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Sweet Judy Blue Eyes: My Life in Music Hardcover – October 18, 2011
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“…a fascinating and even harrowing musical and personal reflection.” --Kirkus
“Collin’s improbable and utterly charming tale of assuming iconic status as a popular music star from the early 1960’s onward also proves a tremendously valuable chronicle of the early folk music scene…[A] forthright, radiant work.” –Publisher’s Weekly (Starred Review)
About the Author
JUDY COLLINS has recorded more than forty albums over her illustrious career. With several top-ten hits, Grammy nominations, and gold- and platinum-selling albums to her credit, she has also written several books and has her own music label, Wildflower Records.
Author interviews, book reviews, editors picks, and more. Read it now
Top customer reviews
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I decided three, because I long expected an intensely personal, soul baring journey. And yes, there is some of that ... but there is too much of a recounting of an assistant's diary.
The city, venue and date seems to be the framework of the book. It is exactly what the second, explanatory part of the title says: her life in music. But as someone who first heard her on the radio in Jr. High, the part I wanted to know was Sweet Judy Blue Eyes.
The Judy of Our House, of Song for Martin, of Cook with Honey, of Suite Judy Blue Eyes.
Songs like Bread and Roses, Marieke, Marat Sade, My Father have always had for me such haunting depth and power that i want to know -- have to know -- where it comes from. And it is all my failing, because if the artists had been able to express themselves a different way, they'd have written a different song.
So in the end, in penitence, the stars became four. A little disappointed --or perhaps it would be better said, not really satisfied-- but not at all regretful.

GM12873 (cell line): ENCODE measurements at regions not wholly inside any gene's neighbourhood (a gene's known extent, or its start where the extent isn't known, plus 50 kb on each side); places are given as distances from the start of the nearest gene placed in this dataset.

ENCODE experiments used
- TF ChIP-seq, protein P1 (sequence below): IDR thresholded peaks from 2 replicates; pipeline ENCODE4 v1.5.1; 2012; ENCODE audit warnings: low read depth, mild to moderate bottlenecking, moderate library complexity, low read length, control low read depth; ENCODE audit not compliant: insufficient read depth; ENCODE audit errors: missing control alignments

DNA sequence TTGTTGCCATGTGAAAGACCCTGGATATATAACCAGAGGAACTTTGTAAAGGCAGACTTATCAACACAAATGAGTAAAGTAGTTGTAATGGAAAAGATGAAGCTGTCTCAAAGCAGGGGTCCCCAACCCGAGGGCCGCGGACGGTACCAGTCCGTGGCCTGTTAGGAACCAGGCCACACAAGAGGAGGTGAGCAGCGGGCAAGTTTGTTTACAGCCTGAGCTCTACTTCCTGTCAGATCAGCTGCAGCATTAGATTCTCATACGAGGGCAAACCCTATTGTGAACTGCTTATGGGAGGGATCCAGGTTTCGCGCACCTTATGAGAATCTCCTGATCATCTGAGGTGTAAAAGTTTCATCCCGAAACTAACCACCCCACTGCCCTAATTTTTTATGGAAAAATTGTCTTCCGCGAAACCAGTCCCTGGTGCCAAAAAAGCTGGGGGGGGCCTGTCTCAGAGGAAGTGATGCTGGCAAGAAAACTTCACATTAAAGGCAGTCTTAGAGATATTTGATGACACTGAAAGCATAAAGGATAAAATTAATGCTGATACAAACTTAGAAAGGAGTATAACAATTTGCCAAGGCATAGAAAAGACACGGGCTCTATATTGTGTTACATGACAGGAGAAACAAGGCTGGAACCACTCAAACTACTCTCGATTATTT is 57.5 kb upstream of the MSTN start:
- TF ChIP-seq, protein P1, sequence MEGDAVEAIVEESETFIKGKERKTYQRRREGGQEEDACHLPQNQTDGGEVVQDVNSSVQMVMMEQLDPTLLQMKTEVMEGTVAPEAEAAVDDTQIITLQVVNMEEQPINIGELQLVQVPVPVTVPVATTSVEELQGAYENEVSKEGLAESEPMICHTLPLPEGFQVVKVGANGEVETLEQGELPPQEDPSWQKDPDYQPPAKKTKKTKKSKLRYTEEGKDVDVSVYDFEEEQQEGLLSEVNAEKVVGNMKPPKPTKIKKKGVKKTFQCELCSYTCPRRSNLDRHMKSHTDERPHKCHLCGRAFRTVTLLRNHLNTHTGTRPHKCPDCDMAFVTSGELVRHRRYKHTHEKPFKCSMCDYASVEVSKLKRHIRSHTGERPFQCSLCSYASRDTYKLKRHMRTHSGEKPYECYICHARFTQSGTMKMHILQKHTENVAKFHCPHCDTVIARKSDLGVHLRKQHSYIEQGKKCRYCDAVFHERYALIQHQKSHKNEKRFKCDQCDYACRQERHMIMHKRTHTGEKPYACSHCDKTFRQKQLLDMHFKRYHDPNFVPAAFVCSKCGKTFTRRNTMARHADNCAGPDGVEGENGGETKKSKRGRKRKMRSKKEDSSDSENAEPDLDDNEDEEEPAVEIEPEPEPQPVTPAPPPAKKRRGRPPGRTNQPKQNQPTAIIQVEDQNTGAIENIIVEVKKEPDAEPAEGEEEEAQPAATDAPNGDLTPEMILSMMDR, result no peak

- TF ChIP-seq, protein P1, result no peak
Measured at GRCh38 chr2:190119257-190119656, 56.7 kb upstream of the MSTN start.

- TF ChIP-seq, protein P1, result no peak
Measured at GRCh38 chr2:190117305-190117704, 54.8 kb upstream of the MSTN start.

But then it's like she stopped differentiating between what the reader might find interesting and what she found interesting. Or maybe she went through her journals and pretty much just typed up what she did every weekend no matter what it was and with who. There was no longer a feeling of significant events being related, but every event being related. This was just my sense. I began skimming and was relieved when the book ended.
Definitely recommend to fans of Judy Collins and/or that era, with the caveat that the narrative quality deteriorates midway IMO.
It's ironic that she pretty much wraps up her story about the time she gets sober and finds the love of her life, even though her career stretches on for decades. There's a lot more color to be mined from crises than composure, it seems.
In sum, a good read that significantly altered my perception of Judy Collins as a person and professional.
Most recent customer reviews
Perfectly summed up the sixty revolution and portrait of a beautiful, strong woman whose music will live on forever!